Thou Shalt Not Steal

When Younger was in first grade, he left his jacket at the school. Then, the next day, he left his extra jacket at the school. Then, the next day, he left the heavy sweatshirt masquerading as a jacket at the school. And, the next day, concerned that we would eventually move his entire closet to the school one article of clothing at a time, I threatened to send him without any kind of jacket. He managed to return home with at least half the misplaced articles, but his habit of absentmindedness has continued to dog us.

And probably will for the rest of his mortal life.

A few weeks ago, the boys’ grandfather decided to take the boys and my husband, who were all home for a snow day, to lunch. On the way back, they stopped by my work for a quick visit. While Elder was meandering around the computers, their grandfather informed my husband and myself of where he had placed Younger’s latest abandoned item in his house, so that we might find it the next time we visited.  Meanwhile, Younger stripped off his sweatshirt, draping it over a chair while trying on his new jacket.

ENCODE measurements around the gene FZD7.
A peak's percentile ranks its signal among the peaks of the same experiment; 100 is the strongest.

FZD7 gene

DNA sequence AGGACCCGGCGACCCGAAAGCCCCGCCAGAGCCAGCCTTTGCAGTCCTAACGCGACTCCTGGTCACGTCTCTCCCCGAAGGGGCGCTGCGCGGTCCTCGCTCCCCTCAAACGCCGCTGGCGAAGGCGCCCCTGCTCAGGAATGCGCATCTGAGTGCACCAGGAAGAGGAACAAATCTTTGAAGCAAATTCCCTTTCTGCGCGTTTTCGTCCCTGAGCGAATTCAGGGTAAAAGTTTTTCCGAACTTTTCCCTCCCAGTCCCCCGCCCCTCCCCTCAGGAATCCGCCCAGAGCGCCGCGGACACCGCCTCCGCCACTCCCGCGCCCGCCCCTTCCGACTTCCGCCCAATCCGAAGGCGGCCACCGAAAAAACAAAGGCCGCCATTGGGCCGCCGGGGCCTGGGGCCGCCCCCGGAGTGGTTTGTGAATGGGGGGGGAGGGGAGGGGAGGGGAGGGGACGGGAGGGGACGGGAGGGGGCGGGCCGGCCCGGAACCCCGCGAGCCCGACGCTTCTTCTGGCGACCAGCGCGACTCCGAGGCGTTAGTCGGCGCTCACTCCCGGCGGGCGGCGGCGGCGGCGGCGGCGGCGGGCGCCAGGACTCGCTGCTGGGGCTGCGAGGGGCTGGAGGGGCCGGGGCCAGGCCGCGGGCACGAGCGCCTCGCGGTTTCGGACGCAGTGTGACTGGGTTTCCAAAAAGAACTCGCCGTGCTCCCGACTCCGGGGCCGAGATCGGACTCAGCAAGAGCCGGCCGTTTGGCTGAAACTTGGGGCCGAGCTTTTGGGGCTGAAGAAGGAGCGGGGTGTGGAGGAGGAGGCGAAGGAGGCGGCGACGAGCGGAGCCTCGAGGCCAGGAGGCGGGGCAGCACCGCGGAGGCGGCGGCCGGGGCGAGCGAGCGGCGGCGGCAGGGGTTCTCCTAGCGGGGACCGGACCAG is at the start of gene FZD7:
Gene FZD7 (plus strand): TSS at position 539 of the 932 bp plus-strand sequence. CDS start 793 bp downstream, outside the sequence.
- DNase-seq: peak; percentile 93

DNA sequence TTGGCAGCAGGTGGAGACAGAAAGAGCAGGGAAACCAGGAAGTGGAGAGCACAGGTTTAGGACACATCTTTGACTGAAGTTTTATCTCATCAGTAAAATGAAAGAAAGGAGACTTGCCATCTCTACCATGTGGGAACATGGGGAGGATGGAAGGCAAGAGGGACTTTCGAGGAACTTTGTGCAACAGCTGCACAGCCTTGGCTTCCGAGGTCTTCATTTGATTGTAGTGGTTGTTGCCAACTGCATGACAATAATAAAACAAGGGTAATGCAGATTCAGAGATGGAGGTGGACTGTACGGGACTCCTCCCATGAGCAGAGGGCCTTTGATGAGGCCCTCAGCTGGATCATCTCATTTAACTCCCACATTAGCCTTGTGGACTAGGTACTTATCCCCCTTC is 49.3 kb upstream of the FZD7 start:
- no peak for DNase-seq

And, of course, the sweatshirt remained, even when Younger did not.

Entering the house later, I hollered, “Younger?” When two eyes peeped at me from over the back of the sofa, I lifted the heavy gray material in one hand. “You left your sweatshirt at my work.” The eyes disappeared when he ducked his head in chagrined acknowledgment. “Let me tell you, sweetheart, you better not ever think of becoming a thief. For every item you’d take, you’d leave at least two behind.”

His head popped up within sight again. “Don’t you think I should avoid a life of crime for moral reasons?” he demanded indignantly.

“Sure,” I agreed, dropping my own paraphernalia in a chair. “I just thought I’d give you a few practical reasons, too.”

Because the only thing worse than being the mother of a criminal is…

Being the mother of the criminal that leaves his driver’s license at the scene of the crime.

How embarrassing.





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